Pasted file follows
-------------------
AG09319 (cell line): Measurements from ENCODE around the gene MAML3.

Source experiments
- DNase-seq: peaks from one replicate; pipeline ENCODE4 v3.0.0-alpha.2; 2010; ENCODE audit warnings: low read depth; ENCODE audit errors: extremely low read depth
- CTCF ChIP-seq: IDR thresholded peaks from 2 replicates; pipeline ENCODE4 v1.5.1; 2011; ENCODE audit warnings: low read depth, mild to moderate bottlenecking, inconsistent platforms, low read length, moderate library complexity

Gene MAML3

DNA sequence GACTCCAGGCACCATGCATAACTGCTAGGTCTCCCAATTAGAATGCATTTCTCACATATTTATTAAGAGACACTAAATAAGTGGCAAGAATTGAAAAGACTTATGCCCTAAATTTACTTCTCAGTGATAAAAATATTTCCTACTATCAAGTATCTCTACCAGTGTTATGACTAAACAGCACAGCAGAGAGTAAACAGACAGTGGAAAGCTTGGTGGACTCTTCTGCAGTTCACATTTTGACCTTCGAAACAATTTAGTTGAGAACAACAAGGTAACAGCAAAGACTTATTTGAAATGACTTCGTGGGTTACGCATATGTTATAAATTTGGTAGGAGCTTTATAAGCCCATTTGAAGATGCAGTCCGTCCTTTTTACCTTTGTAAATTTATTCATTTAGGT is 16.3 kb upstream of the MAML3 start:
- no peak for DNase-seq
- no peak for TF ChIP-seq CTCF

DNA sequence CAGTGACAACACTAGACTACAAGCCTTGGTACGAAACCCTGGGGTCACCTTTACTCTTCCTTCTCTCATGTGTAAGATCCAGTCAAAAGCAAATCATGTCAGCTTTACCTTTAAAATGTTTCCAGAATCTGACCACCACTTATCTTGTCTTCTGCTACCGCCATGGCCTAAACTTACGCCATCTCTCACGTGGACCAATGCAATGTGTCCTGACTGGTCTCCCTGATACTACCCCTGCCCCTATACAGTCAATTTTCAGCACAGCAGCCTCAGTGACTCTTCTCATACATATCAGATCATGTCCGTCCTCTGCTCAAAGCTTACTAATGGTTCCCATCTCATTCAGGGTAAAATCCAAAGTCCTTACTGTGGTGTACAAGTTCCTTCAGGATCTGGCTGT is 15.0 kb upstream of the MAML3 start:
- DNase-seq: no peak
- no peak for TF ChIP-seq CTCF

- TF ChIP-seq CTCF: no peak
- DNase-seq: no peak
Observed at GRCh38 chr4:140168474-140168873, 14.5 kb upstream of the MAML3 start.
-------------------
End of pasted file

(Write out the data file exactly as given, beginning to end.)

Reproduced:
AG09319 (cell line): Measurements from ENCODE around the gene MAML3.

Source experiments
- DNase-seq: peaks from one replicate; pipeline ENCODE4 v3.0.0-alpha.2; 2010; ENCODE audit warnings: low read depth; ENCODE audit errors: extremely low read depth
- CTCF ChIP-seq: IDR thresholded peaks from 2 replicates; pipeline ENCODE4 v1.5.1; 2011; ENCODE audit warnings: low read depth, mild to moderate bottlenecking, inconsistent platforms, low read length, moderate library complexity

Gene MAML3

DNA sequence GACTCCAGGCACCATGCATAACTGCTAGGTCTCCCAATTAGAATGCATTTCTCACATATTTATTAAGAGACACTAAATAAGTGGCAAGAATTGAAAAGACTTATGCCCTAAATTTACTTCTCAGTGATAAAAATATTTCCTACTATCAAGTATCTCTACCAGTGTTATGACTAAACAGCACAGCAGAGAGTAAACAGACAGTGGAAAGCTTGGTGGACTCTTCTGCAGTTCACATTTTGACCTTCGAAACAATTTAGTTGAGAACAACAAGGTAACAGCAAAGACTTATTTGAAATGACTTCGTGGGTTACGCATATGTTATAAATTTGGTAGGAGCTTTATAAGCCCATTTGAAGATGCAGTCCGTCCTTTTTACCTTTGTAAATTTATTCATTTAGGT is 16.3 kb upstream of the MAML3 start:
- no peak for DNase-seq
- no peak for TF ChIP-seq CTCF

DNA sequence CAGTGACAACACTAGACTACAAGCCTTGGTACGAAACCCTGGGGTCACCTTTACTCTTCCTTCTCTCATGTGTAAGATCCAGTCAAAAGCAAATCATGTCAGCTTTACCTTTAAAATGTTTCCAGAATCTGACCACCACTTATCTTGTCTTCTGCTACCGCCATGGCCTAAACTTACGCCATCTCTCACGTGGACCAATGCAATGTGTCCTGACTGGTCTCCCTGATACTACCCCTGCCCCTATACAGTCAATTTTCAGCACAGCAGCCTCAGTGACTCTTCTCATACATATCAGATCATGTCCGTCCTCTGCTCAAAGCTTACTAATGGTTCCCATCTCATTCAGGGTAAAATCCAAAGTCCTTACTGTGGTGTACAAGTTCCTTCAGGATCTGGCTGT is 15.0 kb upstream of the MAML3 start:
- DNase-seq: no peak
- no peak for TF ChIP-seq CTCF

- TF ChIP-seq CTCF: no peak
- DNase-seq: no peak
Observed at GRCh38 chr4:140168474-140168873, 14.5 kb upstream of the MAML3 start.